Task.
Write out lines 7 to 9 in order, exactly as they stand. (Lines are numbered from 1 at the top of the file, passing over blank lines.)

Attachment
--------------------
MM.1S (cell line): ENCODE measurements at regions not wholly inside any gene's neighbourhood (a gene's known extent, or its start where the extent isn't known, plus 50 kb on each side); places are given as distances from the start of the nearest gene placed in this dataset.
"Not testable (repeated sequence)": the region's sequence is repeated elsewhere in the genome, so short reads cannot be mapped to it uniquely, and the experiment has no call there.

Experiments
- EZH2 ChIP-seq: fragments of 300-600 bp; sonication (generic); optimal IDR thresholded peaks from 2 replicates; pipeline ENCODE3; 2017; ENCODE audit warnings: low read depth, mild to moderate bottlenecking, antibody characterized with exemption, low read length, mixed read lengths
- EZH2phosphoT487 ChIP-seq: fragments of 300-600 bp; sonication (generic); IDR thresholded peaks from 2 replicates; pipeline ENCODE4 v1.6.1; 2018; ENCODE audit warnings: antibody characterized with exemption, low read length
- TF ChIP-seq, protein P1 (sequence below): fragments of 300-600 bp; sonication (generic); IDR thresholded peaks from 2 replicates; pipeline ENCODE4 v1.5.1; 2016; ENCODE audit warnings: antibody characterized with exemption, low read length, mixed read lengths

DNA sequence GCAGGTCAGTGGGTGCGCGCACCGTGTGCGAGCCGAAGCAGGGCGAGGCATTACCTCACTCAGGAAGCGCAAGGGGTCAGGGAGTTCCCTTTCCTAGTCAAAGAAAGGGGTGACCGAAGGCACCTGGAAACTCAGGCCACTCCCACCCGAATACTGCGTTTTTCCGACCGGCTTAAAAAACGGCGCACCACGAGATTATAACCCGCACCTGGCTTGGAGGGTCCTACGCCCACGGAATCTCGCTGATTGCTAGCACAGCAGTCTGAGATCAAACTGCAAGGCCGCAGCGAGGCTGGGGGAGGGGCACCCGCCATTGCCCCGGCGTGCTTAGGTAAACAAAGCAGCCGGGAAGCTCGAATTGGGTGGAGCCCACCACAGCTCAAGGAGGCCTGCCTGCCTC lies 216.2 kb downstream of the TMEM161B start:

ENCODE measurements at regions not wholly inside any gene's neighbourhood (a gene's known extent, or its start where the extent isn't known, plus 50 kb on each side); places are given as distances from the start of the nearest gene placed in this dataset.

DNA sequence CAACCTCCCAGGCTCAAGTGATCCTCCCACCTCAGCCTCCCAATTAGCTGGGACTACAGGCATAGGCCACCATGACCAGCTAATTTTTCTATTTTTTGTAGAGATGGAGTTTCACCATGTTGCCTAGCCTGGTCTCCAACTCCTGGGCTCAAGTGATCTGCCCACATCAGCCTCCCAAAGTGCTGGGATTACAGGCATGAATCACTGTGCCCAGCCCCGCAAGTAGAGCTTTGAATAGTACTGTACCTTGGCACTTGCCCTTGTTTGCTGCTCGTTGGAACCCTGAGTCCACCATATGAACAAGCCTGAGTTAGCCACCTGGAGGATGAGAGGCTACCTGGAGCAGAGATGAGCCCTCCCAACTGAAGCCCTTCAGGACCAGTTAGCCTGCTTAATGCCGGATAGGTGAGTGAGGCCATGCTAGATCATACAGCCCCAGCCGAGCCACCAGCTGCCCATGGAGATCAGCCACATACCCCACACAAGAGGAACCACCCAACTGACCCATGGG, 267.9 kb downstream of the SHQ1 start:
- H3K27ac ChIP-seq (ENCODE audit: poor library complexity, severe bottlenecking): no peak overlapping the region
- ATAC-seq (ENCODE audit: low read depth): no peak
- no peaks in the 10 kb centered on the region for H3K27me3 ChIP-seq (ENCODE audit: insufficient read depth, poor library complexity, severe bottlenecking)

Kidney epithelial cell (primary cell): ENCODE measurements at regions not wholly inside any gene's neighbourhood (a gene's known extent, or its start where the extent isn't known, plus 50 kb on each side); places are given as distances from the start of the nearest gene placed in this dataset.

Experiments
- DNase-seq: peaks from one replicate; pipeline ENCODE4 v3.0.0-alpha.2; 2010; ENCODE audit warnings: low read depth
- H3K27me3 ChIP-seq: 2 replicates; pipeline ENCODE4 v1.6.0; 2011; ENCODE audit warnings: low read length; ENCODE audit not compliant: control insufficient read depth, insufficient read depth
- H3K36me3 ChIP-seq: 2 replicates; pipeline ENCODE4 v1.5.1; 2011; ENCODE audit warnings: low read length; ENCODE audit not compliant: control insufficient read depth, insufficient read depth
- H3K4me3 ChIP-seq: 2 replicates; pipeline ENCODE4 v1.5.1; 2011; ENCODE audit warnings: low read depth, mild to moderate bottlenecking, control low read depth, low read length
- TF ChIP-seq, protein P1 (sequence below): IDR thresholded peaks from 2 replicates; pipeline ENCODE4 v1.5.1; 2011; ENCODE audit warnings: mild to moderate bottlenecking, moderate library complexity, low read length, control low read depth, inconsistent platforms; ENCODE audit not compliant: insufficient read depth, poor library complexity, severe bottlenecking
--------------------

DNA sequence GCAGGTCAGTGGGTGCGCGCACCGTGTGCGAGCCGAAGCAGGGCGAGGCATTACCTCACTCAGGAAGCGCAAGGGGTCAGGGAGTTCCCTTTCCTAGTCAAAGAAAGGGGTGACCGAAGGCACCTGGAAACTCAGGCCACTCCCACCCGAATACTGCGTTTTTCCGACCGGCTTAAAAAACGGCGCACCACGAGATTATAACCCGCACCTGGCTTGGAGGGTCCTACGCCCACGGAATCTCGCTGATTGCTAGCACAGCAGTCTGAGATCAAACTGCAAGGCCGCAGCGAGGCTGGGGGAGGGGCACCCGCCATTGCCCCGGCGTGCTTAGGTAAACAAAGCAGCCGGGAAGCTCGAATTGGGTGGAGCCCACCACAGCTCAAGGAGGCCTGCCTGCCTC lies 216.2 kb downstream of the TMEM161B start:

ENCODE measurements at regions not wholly inside any gene's neighbourhood (a gene's known extent, or its start where the extent isn't known, plus 50 kb on each side); places are given as distances from the start of the nearest gene placed in this dataset.

DNA sequence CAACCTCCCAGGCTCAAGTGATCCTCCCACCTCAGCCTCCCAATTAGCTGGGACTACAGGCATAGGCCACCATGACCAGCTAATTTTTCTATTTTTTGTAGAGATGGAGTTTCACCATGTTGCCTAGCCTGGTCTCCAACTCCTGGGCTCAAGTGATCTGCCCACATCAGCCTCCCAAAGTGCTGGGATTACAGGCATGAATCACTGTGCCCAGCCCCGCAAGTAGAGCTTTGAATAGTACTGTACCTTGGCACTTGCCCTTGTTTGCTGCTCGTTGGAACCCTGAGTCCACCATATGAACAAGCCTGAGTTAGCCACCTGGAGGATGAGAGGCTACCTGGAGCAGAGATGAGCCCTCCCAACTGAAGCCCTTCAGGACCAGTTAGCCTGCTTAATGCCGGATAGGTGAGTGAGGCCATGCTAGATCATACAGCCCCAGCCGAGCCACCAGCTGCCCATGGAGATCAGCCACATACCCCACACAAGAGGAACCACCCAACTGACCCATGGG, 267.9 kb downstream of the SHQ1 start: